Ashland University is giving an endorsement to theistic evolution in its upcoming Faith and Culture lecture. They are bringing in Deborah Haarsma, president of BioLogos, an institution that vehemently denies the biblical teaching of six day creation.
Haarsma herself wholeheartedly backs the humanistic / Darwinian view. This is evidenced by a recent blog post where she says, "We disagree that is it essential to believe God used a miracle to create a first pair [Adam & Eve]; we instead argue that God used the natural mechanisms of evolution to create the first group of humans."
The link she provides takes the reader to another Biologos web page that explicitly denies the fact that Adam and Eve were humanity's first parents. This, of course, is an outright denial of the headship of Adam and the important doctrines that accompany it, such as federal representation (i.e. the imputation of his sin, the atonement of Christ), male headship in the family, etc.
More specifically, this view poses the greater problem of forcing into the text of Scripture the evolutionary worldview. The overall premise is "The Bible really doesn't say what it really says." Thus, it ends up undermining the whole of the Bible.
The lecture itself may or may not necessarily deal with the question of origins. The posed tiltle for the lecture is "Can Science and the Bible Work Together? Christian Perspectives on Creation, Design and Evolution." Even if it does skip matters pertaining to the subtitle and lean more towards the topic of Christian faith being the foundation for science, there are potential problems. As mentioned in the previous paragraph, "theistic" evolution rejects the plain reading of the text and must twist the Scriptures to make it fit the evolutionary worldview. Thus, they inherently say that science and Scripture are opposed to each other. The Scriptures, they essentially say, must be corrected by our "science", rather than the (so called) science being corrected by Scripture.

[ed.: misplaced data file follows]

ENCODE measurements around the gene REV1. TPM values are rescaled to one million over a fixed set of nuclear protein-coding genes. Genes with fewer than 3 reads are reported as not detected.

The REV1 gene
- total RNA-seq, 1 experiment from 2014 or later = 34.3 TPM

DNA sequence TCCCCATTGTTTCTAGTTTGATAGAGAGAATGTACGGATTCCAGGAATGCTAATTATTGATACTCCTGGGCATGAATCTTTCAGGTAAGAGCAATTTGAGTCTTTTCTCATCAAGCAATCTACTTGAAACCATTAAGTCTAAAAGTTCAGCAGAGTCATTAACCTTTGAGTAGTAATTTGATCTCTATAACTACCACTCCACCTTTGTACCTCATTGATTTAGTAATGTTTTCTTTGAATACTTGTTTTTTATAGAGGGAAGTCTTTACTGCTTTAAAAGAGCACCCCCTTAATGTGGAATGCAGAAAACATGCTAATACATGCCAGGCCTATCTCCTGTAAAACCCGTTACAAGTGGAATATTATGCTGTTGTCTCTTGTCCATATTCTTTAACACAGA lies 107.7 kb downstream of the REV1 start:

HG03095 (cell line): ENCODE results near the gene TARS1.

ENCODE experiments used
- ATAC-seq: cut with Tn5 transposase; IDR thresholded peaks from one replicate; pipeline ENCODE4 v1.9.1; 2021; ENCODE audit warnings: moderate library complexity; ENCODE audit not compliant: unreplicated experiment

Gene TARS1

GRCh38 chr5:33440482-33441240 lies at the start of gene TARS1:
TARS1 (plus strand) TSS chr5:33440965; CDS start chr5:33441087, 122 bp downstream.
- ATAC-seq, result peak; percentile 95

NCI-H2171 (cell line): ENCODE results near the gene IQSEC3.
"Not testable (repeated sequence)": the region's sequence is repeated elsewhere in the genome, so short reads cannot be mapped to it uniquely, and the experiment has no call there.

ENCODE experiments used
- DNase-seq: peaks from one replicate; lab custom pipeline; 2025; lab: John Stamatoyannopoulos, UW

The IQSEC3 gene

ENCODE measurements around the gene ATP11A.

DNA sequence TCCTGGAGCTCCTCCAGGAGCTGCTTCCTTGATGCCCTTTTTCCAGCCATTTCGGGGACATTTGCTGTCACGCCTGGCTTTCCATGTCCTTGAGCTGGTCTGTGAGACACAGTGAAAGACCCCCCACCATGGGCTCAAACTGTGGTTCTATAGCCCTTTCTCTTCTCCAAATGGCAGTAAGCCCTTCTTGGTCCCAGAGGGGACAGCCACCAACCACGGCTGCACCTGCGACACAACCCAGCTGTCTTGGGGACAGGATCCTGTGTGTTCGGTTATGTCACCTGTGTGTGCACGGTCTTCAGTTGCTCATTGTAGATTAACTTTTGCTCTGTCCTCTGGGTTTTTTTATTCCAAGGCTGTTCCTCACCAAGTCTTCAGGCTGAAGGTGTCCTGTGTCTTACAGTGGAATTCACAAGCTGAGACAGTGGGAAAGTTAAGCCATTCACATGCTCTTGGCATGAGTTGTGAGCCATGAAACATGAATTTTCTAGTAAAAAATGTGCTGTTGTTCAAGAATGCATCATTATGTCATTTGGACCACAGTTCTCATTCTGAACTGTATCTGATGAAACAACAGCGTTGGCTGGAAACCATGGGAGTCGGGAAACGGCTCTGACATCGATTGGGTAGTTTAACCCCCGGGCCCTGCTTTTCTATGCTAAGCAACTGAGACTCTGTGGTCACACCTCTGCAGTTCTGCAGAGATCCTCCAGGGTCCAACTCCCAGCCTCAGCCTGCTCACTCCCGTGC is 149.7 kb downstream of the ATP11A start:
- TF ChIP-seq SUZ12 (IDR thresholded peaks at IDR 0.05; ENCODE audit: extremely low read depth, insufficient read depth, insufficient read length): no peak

It is disappointing, to say the least, that this the university is bringing in this lecturer and promoting this as a healthy thing for orthodoxy. Someonefrom a more biblical perspective could easily have been obtained.
I have started reading, Competent to Counsel, a book that I've longed to read for some time. It has been a treasure so far as it dismantles the Freudian blather that typically passes for counseling even within Christian circles.
While my highligher is in danger of running dry for its being used so much, this quote is blog worthy. It hits the true core of Christian counseling...
"Usual counseling methods recommend frequent long excursions back into the intricacies of the whys and wherefores of behavior. Instead, nouthetic counseling is largely committed to a discussion of the what. All the why that a counselee needs to know can be clearly demonstrated in the what. What was done? What must be done to rectify it? What should future responses be? In nouthetic counseling the stress falls upon the “what” rather than the “why” because the “why” is already known before counseling begins. The reason why people get into trouble in their relationships to God and others is because of their sinful natures. Men are born sinners.
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